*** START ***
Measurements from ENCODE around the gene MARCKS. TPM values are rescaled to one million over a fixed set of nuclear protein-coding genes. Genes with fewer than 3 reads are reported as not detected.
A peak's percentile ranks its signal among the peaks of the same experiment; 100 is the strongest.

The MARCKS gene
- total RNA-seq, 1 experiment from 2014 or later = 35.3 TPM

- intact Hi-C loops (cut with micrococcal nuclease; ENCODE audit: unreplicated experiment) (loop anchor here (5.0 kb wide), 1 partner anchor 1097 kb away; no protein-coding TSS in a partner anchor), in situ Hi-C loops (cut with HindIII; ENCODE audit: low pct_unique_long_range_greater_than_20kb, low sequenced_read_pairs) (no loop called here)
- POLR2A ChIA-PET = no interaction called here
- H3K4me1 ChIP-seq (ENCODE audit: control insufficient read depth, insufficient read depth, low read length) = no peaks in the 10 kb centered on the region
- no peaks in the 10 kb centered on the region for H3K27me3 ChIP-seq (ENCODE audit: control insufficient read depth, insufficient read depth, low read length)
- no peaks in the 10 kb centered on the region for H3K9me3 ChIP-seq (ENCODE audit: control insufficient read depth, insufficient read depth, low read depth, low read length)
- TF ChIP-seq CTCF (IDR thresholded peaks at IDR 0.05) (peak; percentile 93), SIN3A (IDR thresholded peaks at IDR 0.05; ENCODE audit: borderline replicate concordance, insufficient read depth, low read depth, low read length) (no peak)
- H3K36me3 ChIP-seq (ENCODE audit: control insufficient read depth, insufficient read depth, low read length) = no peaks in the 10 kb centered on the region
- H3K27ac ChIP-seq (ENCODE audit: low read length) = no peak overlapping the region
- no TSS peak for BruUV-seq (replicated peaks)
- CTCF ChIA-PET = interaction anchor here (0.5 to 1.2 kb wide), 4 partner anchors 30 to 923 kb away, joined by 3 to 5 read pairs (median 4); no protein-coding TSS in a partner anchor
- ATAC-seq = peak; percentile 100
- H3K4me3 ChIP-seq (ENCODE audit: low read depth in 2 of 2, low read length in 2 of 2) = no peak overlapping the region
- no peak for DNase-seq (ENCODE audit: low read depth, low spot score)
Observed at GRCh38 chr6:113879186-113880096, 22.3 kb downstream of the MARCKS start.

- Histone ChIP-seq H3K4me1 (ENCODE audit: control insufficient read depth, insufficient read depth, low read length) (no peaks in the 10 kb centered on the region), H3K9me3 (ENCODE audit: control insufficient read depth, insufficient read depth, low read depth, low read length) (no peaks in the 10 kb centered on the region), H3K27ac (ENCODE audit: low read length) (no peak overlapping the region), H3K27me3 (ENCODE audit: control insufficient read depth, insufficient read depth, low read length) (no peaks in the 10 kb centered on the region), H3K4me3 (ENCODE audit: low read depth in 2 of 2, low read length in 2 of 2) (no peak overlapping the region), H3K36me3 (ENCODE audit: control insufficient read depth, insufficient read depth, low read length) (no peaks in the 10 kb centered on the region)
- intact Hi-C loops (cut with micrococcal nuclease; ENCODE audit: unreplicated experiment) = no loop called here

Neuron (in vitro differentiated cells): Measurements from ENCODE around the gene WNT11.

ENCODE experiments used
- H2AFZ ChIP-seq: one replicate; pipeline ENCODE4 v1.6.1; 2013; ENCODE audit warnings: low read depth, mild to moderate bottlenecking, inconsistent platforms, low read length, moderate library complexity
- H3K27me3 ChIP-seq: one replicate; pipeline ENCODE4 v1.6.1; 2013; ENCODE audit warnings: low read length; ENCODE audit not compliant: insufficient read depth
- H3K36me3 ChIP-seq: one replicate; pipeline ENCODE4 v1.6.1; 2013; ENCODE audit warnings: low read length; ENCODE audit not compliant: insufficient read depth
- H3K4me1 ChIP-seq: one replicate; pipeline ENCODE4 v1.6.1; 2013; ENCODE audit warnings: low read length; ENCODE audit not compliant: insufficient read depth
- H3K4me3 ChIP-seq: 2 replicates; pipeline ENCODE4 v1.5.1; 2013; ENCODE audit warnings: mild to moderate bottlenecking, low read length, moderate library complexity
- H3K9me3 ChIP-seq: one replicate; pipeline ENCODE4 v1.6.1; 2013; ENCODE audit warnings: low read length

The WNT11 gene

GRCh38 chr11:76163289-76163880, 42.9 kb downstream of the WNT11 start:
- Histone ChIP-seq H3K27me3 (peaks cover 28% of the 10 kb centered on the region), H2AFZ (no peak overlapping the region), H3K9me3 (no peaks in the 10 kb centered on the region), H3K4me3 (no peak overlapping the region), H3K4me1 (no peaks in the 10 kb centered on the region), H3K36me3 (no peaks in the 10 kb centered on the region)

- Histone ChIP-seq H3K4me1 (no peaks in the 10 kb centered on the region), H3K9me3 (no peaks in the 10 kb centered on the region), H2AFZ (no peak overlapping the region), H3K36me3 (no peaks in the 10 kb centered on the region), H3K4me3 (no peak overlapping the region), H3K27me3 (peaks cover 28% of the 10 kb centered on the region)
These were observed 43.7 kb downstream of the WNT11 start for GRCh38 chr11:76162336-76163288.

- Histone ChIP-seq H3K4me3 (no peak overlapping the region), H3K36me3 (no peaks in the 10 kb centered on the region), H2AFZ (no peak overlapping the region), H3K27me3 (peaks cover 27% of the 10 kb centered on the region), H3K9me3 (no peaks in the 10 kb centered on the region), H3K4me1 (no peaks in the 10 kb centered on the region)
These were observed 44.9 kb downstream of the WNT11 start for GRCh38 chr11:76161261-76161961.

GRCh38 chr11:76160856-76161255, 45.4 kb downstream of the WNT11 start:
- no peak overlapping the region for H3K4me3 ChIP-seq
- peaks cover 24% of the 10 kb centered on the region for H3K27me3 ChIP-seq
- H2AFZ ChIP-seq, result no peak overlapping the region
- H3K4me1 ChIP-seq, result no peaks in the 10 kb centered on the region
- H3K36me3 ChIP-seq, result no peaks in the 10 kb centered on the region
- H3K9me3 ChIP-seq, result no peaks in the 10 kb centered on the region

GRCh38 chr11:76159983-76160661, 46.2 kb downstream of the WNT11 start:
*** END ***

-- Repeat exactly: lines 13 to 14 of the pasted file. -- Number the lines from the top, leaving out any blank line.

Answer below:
- no TSS peak for BruUV-seq (replicated peaks)
- CTCF ChIA-PET = interaction anchor here (0.5 to 1.2 kb wide), 4 partner anchors 30 to 923 kb away, joined by 3 to 5 read pairs (median 4); no protein-coding TSS in a partner anchor